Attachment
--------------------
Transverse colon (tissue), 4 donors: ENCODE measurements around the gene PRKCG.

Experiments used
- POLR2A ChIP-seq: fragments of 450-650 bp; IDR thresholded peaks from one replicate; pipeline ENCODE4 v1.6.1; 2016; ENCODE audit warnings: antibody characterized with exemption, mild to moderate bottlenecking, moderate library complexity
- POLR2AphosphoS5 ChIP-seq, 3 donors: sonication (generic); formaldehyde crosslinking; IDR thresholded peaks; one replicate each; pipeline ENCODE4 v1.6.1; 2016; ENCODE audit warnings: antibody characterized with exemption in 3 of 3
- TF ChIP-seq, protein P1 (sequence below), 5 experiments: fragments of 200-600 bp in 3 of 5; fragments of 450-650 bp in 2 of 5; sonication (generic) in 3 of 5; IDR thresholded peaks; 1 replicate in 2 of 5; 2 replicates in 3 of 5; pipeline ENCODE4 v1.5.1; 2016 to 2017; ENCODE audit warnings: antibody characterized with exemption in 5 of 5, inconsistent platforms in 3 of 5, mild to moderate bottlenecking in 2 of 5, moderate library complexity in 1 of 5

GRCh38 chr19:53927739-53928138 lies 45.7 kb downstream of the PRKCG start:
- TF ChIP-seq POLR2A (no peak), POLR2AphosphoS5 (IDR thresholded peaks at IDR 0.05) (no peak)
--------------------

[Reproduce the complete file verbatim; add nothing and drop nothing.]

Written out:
Transverse colon (tissue), 4 donors: ENCODE measurements around the gene PRKCG.

Experiments used
- POLR2A ChIP-seq: fragments of 450-650 bp; IDR thresholded peaks from one replicate; pipeline ENCODE4 v1.6.1; 2016; ENCODE audit warnings: antibody characterized with exemption, mild to moderate bottlenecking, moderate library complexity
- POLR2AphosphoS5 ChIP-seq, 3 donors: sonication (generic); formaldehyde crosslinking; IDR thresholded peaks; one replicate each; pipeline ENCODE4 v1.6.1; 2016; ENCODE audit warnings: antibody characterized with exemption in 3 of 3
- TF ChIP-seq, protein P1 (sequence below), 5 experiments: fragments of 200-600 bp in 3 of 5; fragments of 450-650 bp in 2 of 5; sonication (generic) in 3 of 5; IDR thresholded peaks; 1 replicate in 2 of 5; 2 replicates in 3 of 5; pipeline ENCODE4 v1.5.1; 2016 to 2017; ENCODE audit warnings: antibody characterized with exemption in 5 of 5, inconsistent platforms in 3 of 5, mild to moderate bottlenecking in 2 of 5, moderate library complexity in 1 of 5

GRCh38 chr19:53927739-53928138 lies 45.7 kb downstream of the PRKCG start:
- TF ChIP-seq POLR2A (no peak), POLR2AphosphoS5 (IDR thresholded peaks at IDR 0.05) (no peak)